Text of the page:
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Nexenta says it's the leader: Would anyone agree?

Nexenta supplies NexentaStor, a ZFS-based storage operating system that its partners twin with disk and solid state drives to build storage arrays. Its storage is as software-defined as they come and Nexenta declares it is the leading software-defined storage company.

Its CEO, Mark Lockareff, said: "Having a company like EMC enter our market certainly validates what we have been saying all along; namely, that the old storage model is broken. Customers deserve to have a choice when it comes to selecting the hardware solutions that best fit their needs, and not be held hostage by their primary storage vendor... As we learn more about EMC’s solution, I am confident we will continue to be seen as a leader in this important market space.”

The Register storage desk would like to gently point out that whether you are effectively locked in to your storage software supplier or your storage hardware supplier, you are still locked in.

But customers can, at least, choose at which level in the storage stack they prefer to be locked:

  1. Storage array hardware with included software controller.
  2. Storage software which controls your choice of hardware.
  3. Storage hypervisor which controls your choice of storage array software and hardware. This is the level where ViPR operates.
  4. Server hypervisor with included storage management functions which are put into effect by a storage hypervisor like ViPR and/or storage array controller software and hardware.

In theory, as customers move from level 1 through to 4 they will find their storage hardware (and often software) will cost less money but they may have less storage functionality. It's a possibility that ViPR could become a part of VMware's hypervisor.

SolidFire: ViPR? It's a lot like OpenStack's Cinder project

SolidFire CEO and founder Dave Wright has written a blog about ViPR here.

SolidFire ships all-flash arrays for cloud service providers and the company is a corporate sponsor of OpenStack.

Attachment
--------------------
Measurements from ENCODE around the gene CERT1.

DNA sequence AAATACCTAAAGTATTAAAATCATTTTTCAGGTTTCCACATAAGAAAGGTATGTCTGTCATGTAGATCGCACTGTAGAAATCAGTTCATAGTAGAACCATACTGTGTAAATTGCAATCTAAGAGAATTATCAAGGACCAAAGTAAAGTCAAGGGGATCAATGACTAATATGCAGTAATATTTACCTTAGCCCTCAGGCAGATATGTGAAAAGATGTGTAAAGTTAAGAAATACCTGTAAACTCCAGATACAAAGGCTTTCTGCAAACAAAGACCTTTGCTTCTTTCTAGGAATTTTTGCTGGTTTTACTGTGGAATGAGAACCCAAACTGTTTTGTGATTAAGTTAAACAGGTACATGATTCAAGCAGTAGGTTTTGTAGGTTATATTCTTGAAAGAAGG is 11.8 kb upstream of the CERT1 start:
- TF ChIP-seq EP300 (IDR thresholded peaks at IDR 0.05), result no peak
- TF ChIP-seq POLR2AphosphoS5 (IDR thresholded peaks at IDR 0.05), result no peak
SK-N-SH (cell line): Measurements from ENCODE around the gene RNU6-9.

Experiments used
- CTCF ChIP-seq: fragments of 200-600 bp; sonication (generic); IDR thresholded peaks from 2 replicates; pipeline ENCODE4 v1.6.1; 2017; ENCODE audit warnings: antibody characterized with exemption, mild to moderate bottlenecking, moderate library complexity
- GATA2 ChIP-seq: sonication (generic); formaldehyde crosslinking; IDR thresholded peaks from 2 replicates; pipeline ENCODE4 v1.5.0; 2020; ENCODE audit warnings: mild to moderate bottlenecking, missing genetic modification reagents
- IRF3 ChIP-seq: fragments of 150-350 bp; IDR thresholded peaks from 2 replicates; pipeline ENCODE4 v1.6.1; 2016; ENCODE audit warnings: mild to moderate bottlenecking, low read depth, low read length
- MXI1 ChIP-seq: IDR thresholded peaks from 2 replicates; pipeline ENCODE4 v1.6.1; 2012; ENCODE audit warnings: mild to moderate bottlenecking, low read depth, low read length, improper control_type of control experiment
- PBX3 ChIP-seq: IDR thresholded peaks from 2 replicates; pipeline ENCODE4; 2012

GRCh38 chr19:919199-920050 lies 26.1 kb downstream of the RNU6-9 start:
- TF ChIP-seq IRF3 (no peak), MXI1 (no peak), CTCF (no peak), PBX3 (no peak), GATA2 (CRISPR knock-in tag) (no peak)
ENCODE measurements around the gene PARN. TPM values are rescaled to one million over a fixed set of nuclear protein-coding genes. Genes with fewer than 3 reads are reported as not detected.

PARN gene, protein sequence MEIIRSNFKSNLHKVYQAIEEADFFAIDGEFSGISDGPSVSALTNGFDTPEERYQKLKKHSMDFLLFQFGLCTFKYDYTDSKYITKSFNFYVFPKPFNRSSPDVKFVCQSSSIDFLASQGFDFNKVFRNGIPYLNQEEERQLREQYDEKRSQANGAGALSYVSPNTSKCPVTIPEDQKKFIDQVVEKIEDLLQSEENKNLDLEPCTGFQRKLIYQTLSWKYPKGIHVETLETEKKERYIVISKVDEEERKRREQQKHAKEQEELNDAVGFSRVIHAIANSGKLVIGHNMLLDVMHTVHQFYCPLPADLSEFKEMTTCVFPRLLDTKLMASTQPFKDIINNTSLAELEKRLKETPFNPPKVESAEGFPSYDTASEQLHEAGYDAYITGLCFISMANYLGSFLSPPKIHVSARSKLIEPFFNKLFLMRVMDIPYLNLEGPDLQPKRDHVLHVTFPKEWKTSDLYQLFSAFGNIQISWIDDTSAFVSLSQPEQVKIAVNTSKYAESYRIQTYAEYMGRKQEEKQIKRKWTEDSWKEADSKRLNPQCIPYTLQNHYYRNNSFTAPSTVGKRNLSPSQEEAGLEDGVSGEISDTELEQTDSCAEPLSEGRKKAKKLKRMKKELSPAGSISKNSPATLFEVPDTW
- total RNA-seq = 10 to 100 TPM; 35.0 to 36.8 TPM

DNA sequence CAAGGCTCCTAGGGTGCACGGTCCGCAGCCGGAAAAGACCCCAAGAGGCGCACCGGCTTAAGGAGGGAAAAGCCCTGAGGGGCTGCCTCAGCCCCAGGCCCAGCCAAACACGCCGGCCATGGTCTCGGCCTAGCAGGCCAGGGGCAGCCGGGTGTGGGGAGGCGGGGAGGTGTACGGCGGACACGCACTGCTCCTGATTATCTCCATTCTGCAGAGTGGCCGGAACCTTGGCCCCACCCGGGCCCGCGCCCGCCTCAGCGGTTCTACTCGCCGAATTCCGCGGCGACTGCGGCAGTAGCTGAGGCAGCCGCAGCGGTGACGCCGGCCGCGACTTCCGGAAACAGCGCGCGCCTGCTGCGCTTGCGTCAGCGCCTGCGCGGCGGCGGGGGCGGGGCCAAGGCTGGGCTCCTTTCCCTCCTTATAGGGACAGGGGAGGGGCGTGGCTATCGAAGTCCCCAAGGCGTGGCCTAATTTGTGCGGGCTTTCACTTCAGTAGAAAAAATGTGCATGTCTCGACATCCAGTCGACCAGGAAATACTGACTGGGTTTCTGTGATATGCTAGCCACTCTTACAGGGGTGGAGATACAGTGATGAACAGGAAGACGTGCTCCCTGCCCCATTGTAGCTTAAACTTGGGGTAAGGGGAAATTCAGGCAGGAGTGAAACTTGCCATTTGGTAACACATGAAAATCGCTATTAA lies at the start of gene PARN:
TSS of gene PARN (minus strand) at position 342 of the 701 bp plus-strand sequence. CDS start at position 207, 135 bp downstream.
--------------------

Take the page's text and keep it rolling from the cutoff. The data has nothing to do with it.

Wright characterises ViPR as "a form of storage virtualisation where a software-based control plane sits in front of heterogeneous storage, simplifying basic management and provisioning. Unlike previous storage virtualisation approaches, the ViPR controller doesn't sit in the data path, it simply configures storage arrays via their proprietary protocols while providing another proprietary (but REST-based) API on top."

He thinks it's pretty similar to the OpenStack Cinder project, which "provides a simple (and open) API for managing pools of heterogeneous storage systems. Individual vendors can write open-source plugins for their storage systems, and there are more than a dozen available today." He reckons EMC should have contributed ViPR to OpenStack instead of "attempting to create a new layer of lock-in in the orchestration stack."

His conclusion is:

Anyone considering ViPR as the solution to their storage system lock-in problem will quickly find that middleware lock-in isn't really any better.

Wright reckons EMC realises storage in the cloud is a threat to its current existence, and counters: "Open source storage virtualisation software like Cinder makes it easy for customers to move their cloud workloads to the best storage platform over time. Linux had a very similar effect in leveling the playing field for x86 servers against proprietary Unix systems."

You can't just call everything 'software-defined', mate

El Reg storage desk thinks software-defined storage has to be separately available storage virtualisation software that turns heterogeneous storage hardware and any associated storage array software into pools of storage - file, block and/or object - using storage hardware that's on site/premise or in the cloud.

Going strictly by this definition, array-level software isn't software-defined storage even if it's available on its own and can use openly available commodity storage.

That type of product is better than proprietary array software from the lock-in point of view, but is only partway along the road to fully software-defined storage.

The OpenStack idea of software-defined storage is the pinnacle of the notion although it may not offer the functionality provided by proprietary software-defined storage products like ViPR.

It may also be better to abandon the confusing notion of software-defined storage and talk of storage hypervisors, like ViPR, like Cinder and like DataCore and Sanbolic's Melio on the one hand, and array-level controller software - like NexentaStor and Data ONTAP - on the other.

Saying that array-level controller software is somehow akin to storage hypervisors is, in our view, a little misleading. ®

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